No other single part will improve the operation of an engine more than replacing a worn timing chain.  Remember when we covered camshafts and how they were the “brain” of a motor?  Well the timing chain in most older v-8 engines mechanically links the rotation of the crankshaft to the camshaft.  So, in essence, the timing chain (or timing gears in some cases) is responsible for making the brain of the engine function.  As a timing chain wears out and becomes loose, the camshaft may not be in exactly the right position in relation to where the crankshaft and pistons are.  In fact, if a timing chain becomes really worn it can even skip a tooth on the crankshaft gear and render a motor completely useless.  Not permanently, but a motor will not run even for a second with the timing chain one notch off the correct alignment.  So anytime you are working with a used engine, or if you are trying to get a stock motor to fire up, check the timing chain.  Timing chains are cheap compared with most other engine components and replacing a worn unit is not only beneficial, but oftentimes essential to allow for proper tuning.  I will go one step further here and step outside the hot rod environment as I think that the following information is of the utmost importance.  In any newer overhead cam engine (almost all engines nowadays) but certainly in all imported vehicles manufactured after 1980, the camshaft is most likely driven by a belt.  The benefit of a belt-driven timing system is that they almost always have automatic slack adjustment.  This eliminates the problem of misalignment as with worn out timing chains.  The problem is that timing belts tend to simply break completely when they wear out.  And here is the important part.  When a timing belt breaks, usually the camshaft and valves stop moving immediately, but the crankshaft and pistons usually have enough momentum to complete a couple of revolutions before they come to rest.  The problem is that most imported vehicles have engines that are built in such a way that an open valve will actually contact or interfere with a piston at the top of its stroke.  So when the timing belt breaks, the pistons smash into all the open valves and bent the valve stems, essentially destroying all the valves.  This event usually requires the head to be rebuilt at a very significant cost to the owner.  The lesson here: if you only do one piece of maintenance on your import vehicle, change the timing belt.  Having a timing belt changed can be a costly repair as well, but it is never as much as having to rebuild a head.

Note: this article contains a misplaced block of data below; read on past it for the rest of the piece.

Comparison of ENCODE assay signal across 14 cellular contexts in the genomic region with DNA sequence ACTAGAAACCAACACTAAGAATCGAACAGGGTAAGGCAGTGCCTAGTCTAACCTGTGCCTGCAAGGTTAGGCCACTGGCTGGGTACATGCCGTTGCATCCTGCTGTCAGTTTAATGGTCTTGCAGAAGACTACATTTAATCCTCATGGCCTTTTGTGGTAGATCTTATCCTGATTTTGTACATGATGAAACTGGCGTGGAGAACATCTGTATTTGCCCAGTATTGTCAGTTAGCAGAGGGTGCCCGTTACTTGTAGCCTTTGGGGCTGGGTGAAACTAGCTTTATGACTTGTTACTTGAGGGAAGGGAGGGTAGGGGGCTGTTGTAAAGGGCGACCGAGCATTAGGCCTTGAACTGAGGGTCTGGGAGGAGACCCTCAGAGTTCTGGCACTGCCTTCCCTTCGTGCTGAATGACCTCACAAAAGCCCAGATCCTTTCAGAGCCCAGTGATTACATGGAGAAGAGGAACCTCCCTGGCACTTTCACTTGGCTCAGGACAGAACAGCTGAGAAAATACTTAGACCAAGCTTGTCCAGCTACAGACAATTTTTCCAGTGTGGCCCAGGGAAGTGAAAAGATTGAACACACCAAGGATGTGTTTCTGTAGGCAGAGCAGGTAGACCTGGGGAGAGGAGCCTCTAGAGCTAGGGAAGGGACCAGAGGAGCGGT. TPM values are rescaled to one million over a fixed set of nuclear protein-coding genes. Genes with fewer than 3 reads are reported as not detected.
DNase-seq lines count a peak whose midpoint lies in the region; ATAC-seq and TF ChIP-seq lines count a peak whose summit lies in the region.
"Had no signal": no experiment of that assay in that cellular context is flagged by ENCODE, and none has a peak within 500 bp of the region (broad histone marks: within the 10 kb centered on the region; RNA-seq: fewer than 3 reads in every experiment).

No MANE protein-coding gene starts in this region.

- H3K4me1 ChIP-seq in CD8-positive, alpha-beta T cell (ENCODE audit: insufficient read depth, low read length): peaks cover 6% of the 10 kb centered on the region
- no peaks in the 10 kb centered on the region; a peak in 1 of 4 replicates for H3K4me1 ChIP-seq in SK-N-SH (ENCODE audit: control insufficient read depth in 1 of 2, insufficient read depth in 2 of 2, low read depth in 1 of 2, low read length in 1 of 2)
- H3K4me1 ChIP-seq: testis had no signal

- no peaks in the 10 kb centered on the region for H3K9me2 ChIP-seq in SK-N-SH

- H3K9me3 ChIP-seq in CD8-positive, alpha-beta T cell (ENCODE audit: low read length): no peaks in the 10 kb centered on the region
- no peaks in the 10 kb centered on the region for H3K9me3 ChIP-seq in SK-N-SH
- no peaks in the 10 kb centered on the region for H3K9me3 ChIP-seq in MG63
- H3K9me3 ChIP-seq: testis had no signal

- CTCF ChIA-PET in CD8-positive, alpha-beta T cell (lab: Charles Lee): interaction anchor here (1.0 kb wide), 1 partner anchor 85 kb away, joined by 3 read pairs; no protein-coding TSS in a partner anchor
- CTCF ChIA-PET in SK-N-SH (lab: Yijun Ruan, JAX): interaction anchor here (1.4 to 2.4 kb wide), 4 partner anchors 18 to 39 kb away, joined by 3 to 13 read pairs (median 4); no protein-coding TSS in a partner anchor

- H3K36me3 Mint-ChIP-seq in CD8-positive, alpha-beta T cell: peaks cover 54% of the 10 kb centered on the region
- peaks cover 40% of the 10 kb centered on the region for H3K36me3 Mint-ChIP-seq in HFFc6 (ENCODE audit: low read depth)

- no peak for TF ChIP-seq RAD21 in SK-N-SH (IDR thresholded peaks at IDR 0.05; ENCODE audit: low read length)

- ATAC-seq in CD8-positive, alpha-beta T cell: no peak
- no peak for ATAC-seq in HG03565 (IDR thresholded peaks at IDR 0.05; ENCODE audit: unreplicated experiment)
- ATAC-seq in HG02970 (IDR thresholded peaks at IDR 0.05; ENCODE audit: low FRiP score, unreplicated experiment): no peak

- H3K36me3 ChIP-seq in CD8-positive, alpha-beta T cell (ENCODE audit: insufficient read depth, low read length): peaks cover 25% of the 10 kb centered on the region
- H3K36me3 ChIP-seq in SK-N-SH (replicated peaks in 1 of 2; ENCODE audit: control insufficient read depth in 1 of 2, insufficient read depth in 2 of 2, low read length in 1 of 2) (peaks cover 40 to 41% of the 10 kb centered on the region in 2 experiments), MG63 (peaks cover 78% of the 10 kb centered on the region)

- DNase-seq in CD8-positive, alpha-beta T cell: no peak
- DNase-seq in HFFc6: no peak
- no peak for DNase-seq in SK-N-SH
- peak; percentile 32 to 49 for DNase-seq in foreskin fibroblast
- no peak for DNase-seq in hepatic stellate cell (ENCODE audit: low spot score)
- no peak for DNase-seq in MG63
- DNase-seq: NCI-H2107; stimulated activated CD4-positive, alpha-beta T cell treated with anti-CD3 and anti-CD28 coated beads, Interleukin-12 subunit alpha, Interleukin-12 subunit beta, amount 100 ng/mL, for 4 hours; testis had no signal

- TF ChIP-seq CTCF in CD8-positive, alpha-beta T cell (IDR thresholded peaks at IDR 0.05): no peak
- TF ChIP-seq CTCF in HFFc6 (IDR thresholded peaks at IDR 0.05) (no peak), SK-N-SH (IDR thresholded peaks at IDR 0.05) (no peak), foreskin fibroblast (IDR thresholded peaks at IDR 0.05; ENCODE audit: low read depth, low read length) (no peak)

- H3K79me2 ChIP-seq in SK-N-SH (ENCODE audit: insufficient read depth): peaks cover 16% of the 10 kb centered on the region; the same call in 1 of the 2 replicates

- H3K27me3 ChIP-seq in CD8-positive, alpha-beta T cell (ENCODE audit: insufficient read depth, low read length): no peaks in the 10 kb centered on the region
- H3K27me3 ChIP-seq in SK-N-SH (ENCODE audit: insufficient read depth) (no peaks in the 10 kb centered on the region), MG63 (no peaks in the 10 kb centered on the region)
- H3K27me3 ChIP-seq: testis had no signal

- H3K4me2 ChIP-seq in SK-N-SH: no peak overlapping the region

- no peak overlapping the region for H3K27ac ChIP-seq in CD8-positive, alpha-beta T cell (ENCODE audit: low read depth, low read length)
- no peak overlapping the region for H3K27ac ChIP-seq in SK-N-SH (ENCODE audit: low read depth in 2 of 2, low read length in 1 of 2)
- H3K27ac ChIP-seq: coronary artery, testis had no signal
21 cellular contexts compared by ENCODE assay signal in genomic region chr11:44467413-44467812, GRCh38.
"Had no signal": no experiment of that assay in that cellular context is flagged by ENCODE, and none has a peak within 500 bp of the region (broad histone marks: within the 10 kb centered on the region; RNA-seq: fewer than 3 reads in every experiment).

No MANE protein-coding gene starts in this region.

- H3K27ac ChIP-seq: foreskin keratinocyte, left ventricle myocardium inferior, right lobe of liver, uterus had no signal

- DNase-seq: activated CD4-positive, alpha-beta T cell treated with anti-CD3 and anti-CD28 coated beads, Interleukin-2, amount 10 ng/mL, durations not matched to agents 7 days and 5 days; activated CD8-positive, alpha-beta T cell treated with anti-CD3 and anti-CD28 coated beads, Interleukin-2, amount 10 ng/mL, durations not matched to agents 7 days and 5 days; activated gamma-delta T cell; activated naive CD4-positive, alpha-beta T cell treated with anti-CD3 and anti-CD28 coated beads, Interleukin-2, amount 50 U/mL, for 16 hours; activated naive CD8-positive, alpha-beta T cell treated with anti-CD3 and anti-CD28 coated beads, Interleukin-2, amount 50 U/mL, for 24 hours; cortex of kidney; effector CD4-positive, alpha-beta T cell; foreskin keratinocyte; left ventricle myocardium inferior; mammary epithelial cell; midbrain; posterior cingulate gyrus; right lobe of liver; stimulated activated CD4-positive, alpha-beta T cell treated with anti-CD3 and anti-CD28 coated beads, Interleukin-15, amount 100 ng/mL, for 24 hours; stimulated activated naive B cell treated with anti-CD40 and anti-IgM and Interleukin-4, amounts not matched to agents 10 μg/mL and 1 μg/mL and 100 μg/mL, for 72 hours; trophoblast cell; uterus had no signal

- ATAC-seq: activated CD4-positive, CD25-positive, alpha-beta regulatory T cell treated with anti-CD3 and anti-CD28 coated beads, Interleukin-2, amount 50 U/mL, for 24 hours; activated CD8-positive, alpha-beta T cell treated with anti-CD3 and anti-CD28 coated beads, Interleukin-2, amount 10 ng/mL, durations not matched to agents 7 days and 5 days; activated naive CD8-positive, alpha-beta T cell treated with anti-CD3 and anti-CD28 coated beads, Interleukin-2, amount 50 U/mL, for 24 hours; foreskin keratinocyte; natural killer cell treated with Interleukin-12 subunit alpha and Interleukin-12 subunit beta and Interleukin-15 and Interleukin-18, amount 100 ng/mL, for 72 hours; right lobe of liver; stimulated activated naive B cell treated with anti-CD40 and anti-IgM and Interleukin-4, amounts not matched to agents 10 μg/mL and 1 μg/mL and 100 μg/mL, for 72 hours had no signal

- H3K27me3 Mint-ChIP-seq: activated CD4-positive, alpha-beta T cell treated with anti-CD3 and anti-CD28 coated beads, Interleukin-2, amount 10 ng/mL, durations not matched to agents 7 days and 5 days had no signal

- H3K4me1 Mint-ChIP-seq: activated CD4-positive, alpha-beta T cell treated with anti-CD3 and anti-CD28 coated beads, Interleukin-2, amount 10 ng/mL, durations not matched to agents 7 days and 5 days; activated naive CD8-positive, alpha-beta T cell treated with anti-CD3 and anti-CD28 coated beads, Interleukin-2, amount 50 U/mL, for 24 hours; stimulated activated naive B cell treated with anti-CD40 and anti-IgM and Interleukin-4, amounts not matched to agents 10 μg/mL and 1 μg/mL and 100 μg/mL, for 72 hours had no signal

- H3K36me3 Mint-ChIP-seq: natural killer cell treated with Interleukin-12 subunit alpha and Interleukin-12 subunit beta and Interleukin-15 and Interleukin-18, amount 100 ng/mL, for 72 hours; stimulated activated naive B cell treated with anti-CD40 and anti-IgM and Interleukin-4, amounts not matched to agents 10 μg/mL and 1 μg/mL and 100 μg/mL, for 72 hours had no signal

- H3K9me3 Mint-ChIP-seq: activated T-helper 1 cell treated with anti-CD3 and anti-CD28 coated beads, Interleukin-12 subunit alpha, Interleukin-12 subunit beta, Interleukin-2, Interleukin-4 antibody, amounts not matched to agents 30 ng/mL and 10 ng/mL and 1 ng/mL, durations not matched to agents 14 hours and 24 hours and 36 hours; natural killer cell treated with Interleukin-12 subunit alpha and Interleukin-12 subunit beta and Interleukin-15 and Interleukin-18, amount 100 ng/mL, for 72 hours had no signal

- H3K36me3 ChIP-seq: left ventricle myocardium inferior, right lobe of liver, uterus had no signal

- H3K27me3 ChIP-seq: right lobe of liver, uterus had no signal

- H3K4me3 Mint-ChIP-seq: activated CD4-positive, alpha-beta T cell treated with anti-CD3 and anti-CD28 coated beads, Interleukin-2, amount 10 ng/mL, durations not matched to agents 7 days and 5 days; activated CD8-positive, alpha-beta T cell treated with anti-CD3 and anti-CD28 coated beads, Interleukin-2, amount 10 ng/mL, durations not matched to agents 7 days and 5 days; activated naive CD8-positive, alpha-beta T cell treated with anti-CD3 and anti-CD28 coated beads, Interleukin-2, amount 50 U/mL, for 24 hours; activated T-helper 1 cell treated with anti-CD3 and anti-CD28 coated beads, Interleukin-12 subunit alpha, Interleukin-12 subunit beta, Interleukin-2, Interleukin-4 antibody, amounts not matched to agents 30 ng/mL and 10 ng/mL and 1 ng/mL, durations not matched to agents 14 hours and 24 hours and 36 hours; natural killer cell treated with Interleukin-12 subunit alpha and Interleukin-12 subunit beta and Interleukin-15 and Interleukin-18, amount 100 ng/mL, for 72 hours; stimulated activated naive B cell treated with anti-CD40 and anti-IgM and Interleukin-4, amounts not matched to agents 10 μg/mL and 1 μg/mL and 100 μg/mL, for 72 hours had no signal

So, hopefully these few pieces of advice might help you get your hot rod fired up.  If you find more extensive problems, there are probably solutions in other sections of this blog that might help.  If you have some other neat tricks when working on engines, please leave us a comment, we’d love to hear from you.

And remember to tell your friends about us.